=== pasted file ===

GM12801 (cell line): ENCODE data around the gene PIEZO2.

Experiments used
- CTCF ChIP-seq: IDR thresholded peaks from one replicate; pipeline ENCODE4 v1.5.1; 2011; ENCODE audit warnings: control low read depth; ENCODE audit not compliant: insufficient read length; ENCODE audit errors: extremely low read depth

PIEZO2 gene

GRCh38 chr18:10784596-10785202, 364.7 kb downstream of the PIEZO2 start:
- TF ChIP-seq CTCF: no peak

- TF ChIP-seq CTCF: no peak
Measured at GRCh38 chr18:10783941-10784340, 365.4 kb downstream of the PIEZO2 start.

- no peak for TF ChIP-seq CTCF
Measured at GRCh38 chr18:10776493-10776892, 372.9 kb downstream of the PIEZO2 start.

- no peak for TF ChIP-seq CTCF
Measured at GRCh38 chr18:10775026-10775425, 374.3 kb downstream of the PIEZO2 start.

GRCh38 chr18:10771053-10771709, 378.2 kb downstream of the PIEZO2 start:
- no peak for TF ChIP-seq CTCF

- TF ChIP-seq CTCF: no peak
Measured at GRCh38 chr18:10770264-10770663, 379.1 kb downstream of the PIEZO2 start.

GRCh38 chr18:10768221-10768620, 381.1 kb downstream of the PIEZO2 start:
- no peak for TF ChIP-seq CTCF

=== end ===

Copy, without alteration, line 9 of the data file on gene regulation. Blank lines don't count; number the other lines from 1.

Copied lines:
- no peak for TF ChIP-seq CTCF